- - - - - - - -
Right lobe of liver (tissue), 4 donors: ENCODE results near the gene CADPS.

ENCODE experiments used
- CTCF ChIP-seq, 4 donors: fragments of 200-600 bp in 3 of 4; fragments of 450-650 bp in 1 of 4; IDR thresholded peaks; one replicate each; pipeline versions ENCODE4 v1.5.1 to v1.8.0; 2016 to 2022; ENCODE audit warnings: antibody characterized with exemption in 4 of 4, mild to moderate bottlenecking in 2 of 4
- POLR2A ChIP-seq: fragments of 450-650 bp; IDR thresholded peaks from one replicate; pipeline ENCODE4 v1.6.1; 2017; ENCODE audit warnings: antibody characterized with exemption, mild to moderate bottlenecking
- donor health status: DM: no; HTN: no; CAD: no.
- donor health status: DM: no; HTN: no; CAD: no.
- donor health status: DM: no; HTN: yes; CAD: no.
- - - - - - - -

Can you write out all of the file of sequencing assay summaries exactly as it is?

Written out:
Right lobe of liver (tissue), 4 donors: ENCODE results near the gene CADPS.

ENCODE experiments used
- CTCF ChIP-seq, 4 donors: fragments of 200-600 bp in 3 of 4; fragments of 450-650 bp in 1 of 4; IDR thresholded peaks; one replicate each; pipeline versions ENCODE4 v1.5.1 to v1.8.0; 2016 to 2022; ENCODE audit warnings: antibody characterized with exemption in 4 of 4, mild to moderate bottlenecking in 2 of 4
- POLR2A ChIP-seq: fragments of 450-650 bp; IDR thresholded peaks from one replicate; pipeline ENCODE4 v1.6.1; 2017; ENCODE audit warnings: antibody characterized with exemption, mild to moderate bottlenecking
- donor health status: DM: no; HTN: no; CAD: no.
- donor health status: DM: no; HTN: no; CAD: no.
- donor health status: DM: no; HTN: yes; CAD: no.